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A herd of cattle walking through a field during sunset in the winter

Winter bull management

By Lance Kennington, Ph.D., animal nutritionist, CHS

October 20, 2023

Reconditioning and developing bulls over the winter is key.

Bulls tend to be the most neglected part of the herd, as they don’t contribute much to the operation after breeding season. However, getting them into shape and keeping them healthy is critical to the profitability of any operation. Winter is the best time to condition bulls for the spring and summer breeding season. Now is the time to look at your bull wintering program.

Young versus old bulls

Bulls that have been out on pasture for the summer will most likely come into the fall thin and will need to put on weight to achieve a desired body condition score of 5 to 7. Younger bulls should be managed separately than older bulls because they will still be growing and will not be able to compete with the more dominant bulls. Older bulls may injure younger bulls and will also try to push them away from feed resources. Managing them separately will ensure their continued growth, development, and lifetime breeding potential.

Herd of cattle behind a fence-line in winter

Younger bulls should gain about two pounds per head per day. This can be done using a diet around 40-42 Mcal of NEg or around 30 percent concentrate to 70 percent roughage. It is important to remember that young bulls are still growing. Older bulls need about half the concentrate of younger bulls to get back into shape. They are finished growing, so the energy they consume can be used for conditioning and not growth.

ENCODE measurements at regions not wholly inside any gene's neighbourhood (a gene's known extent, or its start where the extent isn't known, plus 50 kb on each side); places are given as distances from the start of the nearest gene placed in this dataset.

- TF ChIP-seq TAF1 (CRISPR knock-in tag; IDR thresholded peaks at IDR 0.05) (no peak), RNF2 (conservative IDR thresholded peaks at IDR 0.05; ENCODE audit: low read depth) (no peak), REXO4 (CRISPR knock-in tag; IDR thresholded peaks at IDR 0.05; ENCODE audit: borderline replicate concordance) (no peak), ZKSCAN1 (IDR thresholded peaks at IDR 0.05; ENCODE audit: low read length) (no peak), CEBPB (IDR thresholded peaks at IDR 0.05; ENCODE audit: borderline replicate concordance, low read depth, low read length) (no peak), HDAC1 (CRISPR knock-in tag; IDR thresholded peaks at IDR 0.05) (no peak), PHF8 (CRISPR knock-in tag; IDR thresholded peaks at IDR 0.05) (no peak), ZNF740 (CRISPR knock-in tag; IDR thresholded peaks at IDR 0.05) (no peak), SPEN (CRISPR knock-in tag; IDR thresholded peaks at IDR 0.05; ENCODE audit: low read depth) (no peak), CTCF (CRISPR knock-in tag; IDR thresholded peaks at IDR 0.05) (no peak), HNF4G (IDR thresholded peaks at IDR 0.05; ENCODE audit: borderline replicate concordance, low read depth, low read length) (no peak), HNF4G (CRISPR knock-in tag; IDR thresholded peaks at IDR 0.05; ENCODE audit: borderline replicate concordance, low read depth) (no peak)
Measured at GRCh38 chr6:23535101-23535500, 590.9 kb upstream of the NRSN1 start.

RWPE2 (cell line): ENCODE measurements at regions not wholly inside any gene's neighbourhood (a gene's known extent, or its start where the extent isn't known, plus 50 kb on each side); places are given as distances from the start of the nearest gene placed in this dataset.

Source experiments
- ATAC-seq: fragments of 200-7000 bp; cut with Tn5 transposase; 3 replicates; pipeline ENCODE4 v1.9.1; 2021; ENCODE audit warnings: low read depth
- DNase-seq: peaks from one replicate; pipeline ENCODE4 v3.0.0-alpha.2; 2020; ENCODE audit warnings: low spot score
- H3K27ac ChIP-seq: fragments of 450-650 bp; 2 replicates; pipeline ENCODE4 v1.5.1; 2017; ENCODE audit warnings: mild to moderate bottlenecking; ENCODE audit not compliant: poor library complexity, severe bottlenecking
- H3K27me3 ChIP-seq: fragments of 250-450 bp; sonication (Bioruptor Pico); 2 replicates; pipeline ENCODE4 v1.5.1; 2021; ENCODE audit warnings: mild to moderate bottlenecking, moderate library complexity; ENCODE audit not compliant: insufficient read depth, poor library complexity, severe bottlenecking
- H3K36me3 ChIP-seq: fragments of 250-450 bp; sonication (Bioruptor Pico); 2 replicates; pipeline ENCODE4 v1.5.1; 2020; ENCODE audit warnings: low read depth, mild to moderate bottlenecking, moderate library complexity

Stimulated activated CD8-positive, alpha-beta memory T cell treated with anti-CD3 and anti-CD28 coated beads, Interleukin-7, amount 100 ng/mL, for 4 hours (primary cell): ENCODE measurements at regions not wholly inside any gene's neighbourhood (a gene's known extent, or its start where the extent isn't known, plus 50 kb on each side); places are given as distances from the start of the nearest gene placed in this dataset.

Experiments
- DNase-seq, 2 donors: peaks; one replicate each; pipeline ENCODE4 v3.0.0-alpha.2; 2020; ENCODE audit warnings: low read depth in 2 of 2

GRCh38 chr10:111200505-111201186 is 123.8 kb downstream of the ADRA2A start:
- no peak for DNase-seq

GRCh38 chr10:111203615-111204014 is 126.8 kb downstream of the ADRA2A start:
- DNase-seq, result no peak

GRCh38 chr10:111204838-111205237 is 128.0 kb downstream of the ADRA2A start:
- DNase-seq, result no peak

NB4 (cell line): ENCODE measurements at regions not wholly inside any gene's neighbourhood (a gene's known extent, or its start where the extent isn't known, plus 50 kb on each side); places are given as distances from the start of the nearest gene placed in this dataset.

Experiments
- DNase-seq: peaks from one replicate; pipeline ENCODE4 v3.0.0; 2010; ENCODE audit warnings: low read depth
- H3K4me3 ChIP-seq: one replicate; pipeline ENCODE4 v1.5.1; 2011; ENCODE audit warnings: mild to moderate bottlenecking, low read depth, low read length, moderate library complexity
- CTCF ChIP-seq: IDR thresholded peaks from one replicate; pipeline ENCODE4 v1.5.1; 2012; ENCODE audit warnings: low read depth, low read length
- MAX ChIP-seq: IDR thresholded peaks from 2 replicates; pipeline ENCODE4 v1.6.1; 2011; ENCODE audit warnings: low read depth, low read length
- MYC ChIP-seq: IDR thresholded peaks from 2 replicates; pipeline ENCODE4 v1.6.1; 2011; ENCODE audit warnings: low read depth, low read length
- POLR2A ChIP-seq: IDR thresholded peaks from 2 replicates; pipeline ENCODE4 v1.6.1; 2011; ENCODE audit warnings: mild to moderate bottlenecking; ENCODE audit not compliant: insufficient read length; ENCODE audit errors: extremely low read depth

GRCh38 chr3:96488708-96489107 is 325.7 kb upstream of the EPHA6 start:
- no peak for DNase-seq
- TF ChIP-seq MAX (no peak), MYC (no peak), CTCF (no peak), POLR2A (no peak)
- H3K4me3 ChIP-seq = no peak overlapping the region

Make sure the bulls have plenty of space. If they are crowded they tend to want to fight and could injure themselves. Be sure and bed them when the weather gets cold.

Balanced nutrition

Like any class of cattle, bulls need a balanced trace mineral and vitamin supplement to ensure semen quality during their spring breeding soundness exam. Research has shown that feeding flax oil through supplements such as FlaxLic® tubs or Power Booster Bull Challenger will improve semen quality1.

Two bulls eating hay from a trough

Bulls also need a 2:1 calcium to phosphorus ratio and plenty of good, clean water. A diet that is 12% protein for older bulls and 14% protein for young bulls will ensure there is enough protein to put on muscle as well as growth for the young bulls.

Bulls contribute a tremendous amount to the genetics of the herd and need to be properly cared for to ensure their longevity and productivity in the herd. Proper nutrition and management during winter is essential to maintain fertile, active bulls.

1 Pesta, A.C.; Drouillard, J. S. FlaxLic supplementation improves growth performance of Angus bulls. Kansas State University. Cattlemen’s Day 2010, Beef Cattle Research.

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